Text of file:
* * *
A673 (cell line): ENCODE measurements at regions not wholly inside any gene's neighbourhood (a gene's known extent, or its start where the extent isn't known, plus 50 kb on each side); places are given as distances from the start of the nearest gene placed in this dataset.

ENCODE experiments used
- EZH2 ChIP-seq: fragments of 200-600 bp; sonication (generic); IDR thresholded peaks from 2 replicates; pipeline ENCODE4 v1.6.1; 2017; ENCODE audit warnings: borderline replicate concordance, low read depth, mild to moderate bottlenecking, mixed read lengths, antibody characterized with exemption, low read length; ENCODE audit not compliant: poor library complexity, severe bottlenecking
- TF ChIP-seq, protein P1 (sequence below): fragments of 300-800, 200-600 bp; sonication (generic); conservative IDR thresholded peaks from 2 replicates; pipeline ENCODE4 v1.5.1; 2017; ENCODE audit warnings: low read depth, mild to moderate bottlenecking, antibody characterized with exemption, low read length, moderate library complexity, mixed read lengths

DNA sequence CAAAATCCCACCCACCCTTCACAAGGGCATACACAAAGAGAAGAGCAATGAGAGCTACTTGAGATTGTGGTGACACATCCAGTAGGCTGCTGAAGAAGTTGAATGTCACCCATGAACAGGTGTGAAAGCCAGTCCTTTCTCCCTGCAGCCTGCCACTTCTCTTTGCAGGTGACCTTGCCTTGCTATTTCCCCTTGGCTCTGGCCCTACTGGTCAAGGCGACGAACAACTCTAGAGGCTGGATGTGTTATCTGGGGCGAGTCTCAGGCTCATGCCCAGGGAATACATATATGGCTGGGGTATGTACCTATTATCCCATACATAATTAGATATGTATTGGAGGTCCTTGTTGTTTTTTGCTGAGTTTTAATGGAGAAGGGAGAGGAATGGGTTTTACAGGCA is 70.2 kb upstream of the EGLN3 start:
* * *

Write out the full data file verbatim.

A673 (cell line): ENCODE measurements at regions not wholly inside any gene's neighbourhood (a gene's known extent, or its start where the extent isn't known, plus 50 kb on each side); places are given as distances from the start of the nearest gene placed in this dataset.

ENCODE experiments used
- EZH2 ChIP-seq: fragments of 200-600 bp; sonication (generic); IDR thresholded peaks from 2 replicates; pipeline ENCODE4 v1.6.1; 2017; ENCODE audit warnings: borderline replicate concordance, low read depth, mild to moderate bottlenecking, mixed read lengths, antibody characterized with exemption, low read length; ENCODE audit not compliant: poor library complexity, severe bottlenecking
- TF ChIP-seq, protein P1 (sequence below): fragments of 300-800, 200-600 bp; sonication (generic); conservative IDR thresholded peaks from 2 replicates; pipeline ENCODE4 v1.5.1; 2017; ENCODE audit warnings: low read depth, mild to moderate bottlenecking, antibody characterized with exemption, low read length, moderate library complexity, mixed read lengths

DNA sequence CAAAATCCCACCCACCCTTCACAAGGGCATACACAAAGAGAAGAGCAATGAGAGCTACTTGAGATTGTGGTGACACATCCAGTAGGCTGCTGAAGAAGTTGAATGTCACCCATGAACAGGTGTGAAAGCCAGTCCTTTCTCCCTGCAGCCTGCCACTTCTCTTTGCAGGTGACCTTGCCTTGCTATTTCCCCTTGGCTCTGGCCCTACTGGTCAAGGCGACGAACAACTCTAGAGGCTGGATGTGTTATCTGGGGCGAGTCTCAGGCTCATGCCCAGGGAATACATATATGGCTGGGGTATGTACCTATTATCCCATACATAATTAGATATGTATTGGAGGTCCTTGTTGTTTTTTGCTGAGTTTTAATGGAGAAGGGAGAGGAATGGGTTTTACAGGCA is 70.2 kb upstream of the EGLN3 start: